Ageing brings together a number of thematic investment topics, including technology and population growth. Fiona Rintoul explores further and looks at some of the companies piquing fund managers’ interest.
If you want to understand how important ageing is as an investment theme, think about anti-ageing. When I was a girl, my mother used Oil of Ulay moisturiser – and so did everyone else’s mother. Oil of Ulay (now mysteriously renamed Oil of Olay) promised to moisturise your skin, and it delivered on that.
In the intervening decades, the global population has aged and pseudoscientific, anti-ageing products have deluged the skincare market. Never mind that most of them are clinically proven not to work – the market for anti-ageing products and services was valued by BCC Research at $249.3 billion in 2012 and is projected to rise to $345.8 billion by 2018. Sales have stagnated recently, but that’s only because everyone is getting in on the act.
“Lines between the anti-ageing and general facial skincare categories continue to blur, hampering sales growth for both markets,” writes Shannon Romanowski, senior beauty and personal care analyst at Mintel, in a 2014 market report.
Look for Oil of Olay today and what do you find? Not the harmless pink-tinged moisturiser my mother knew, but “total effects 7-in-1 anti-ageing instant smoothing serum”.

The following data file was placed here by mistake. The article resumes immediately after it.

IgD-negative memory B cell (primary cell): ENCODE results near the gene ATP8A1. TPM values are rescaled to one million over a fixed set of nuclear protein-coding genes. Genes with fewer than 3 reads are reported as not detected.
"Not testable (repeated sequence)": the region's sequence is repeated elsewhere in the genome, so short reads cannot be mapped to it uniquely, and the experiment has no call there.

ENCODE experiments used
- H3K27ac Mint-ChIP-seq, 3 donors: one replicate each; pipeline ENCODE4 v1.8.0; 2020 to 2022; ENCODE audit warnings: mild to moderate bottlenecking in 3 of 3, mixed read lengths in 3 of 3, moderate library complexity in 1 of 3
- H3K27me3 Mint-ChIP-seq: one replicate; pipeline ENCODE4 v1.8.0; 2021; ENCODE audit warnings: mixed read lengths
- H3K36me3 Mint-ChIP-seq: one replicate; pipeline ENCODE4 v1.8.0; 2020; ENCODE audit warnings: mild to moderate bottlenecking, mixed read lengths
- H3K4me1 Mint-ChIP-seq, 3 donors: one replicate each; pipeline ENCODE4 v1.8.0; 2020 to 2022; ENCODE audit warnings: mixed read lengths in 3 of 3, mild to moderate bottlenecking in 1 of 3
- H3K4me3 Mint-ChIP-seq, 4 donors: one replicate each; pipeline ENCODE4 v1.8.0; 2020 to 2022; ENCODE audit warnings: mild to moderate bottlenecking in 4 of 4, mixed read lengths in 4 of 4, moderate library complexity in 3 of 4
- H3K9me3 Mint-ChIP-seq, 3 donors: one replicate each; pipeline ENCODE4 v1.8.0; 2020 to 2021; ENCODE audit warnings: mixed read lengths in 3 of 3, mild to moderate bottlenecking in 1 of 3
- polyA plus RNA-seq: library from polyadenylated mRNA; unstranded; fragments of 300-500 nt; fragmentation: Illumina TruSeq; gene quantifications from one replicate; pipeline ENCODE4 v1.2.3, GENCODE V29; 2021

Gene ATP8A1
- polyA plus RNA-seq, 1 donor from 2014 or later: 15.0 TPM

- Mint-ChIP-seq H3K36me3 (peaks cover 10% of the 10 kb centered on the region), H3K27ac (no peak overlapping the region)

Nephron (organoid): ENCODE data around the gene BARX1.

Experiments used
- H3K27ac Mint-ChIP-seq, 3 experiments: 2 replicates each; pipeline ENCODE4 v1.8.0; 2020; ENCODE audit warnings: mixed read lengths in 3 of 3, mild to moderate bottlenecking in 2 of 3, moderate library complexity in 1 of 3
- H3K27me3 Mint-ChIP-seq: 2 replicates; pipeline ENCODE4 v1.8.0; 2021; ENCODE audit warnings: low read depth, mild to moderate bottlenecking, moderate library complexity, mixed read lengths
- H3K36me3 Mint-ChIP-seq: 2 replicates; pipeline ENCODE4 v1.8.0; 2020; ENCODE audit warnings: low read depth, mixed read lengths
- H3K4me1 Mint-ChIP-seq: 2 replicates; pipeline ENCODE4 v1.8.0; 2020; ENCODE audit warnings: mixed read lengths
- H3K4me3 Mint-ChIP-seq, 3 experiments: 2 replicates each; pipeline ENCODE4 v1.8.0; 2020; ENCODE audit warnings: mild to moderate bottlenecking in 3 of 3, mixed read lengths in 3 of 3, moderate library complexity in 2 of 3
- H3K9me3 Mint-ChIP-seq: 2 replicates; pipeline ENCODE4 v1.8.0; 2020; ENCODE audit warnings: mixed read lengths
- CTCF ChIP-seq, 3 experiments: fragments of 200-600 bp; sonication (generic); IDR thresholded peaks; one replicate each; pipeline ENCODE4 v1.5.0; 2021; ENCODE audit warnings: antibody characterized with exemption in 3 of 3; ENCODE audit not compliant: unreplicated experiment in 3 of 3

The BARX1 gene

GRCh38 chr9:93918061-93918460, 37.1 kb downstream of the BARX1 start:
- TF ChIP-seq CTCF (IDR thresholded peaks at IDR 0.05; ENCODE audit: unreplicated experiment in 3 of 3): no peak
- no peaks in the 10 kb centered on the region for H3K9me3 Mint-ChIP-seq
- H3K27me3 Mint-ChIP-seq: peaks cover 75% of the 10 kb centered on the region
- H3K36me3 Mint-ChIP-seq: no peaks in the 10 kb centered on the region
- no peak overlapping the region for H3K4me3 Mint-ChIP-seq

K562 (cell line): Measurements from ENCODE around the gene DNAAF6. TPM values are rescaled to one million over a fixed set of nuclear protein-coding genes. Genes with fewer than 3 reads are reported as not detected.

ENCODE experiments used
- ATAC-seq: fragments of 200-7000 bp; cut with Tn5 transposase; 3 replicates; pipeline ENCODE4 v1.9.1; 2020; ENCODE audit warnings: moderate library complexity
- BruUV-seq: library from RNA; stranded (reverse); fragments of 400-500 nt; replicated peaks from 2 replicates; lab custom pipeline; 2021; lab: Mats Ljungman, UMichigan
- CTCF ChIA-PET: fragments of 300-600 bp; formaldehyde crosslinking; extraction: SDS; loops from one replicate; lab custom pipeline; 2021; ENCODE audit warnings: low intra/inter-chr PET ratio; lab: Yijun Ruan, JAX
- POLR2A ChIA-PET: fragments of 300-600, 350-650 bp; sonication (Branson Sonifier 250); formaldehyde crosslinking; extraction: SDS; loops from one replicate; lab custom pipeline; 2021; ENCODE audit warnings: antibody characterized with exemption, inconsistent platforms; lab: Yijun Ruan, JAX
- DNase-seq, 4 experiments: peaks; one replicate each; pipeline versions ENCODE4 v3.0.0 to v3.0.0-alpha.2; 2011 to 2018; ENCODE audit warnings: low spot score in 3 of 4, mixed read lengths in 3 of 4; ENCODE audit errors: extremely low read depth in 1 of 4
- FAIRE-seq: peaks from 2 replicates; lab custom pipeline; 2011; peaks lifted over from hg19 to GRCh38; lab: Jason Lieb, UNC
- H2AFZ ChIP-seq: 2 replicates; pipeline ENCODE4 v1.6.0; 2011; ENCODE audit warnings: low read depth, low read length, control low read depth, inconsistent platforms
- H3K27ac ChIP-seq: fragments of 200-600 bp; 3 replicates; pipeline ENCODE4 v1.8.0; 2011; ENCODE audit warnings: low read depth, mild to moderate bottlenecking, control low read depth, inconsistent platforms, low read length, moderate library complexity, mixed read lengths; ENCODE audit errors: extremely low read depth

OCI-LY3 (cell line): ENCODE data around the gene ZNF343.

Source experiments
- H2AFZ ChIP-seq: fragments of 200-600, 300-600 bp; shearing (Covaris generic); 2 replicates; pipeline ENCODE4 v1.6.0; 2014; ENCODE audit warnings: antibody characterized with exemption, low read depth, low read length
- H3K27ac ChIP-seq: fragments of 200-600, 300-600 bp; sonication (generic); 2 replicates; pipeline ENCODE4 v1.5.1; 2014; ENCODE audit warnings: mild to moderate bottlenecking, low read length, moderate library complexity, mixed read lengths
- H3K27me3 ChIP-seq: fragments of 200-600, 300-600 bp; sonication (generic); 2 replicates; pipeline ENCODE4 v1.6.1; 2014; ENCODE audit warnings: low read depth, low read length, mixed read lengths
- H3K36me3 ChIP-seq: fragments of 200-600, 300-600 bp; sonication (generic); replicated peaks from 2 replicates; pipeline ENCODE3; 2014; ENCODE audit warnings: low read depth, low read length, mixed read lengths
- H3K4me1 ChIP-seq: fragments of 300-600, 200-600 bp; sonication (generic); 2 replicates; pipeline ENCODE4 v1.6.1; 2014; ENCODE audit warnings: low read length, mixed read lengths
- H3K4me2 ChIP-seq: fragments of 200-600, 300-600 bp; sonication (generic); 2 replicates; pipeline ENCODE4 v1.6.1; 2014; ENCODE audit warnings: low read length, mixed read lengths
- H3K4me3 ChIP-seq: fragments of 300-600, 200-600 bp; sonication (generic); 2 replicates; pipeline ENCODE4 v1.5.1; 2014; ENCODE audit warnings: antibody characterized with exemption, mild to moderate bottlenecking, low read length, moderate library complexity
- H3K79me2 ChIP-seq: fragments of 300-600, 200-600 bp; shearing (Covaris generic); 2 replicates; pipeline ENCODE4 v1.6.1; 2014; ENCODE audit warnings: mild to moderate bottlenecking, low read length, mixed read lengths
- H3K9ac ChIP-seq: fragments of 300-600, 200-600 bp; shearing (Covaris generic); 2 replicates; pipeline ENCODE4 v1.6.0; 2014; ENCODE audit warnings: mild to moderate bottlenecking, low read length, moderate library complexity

You can imagine how this market might grow when the population ages further, as it shortly will. According to a June 2014 report from Bank of America Merrill Lynch, the number of older people (aged 60-plus) is expected to more than double from 841 million in 2013 to more than 2 billion by 2050 (source: UN), with people aged 65-plus estimated to outnumber children under five for the first time in history in 2047 (source: UN).
That’s a lot of wrinkles to smooth. But the anti-ageing market throws up one of the main problems with investing in the theme of ageing: it’s an ethical minefield. Care homes, private healthcare, silly creams: these are all issues with a political dimension. Is it ethical to invest in companies that use what is basically a load of old codswallop to push anti-ageing skincare products – to say nothing of ‘cosmeceuticals’, ‘natroceuticals’ and other excitements of questionable value?
Some think not. Anne Froideval, SRI (socially responsible investment) portfolio manager at BNP Paribas Investment Partners, says: “In our BNP Paribas Développement Humain Fund, we don’t invest in companies producing only beauty products or vitamin supplements. We want the fund to be more focused on basic needs rather than on wellbeing products.”
WEALTHY AND UNHEALTHY
Healthcare is one of the most obvious ways to play the ageing theme because as people age, they typically spend more on it.
According to Jack Neele, manager of the Robeco Global Consumer Trends equity fund, a shining example of a company that stands to benefit from demographic changes is Novo Nordisk, a leading diabetes franchise.
Novo Nordisk also illustrates how much interplay there is among different investment trends. “Rising diabetes comes with age, but it’s also a consumption or wealth disease,” says Neele.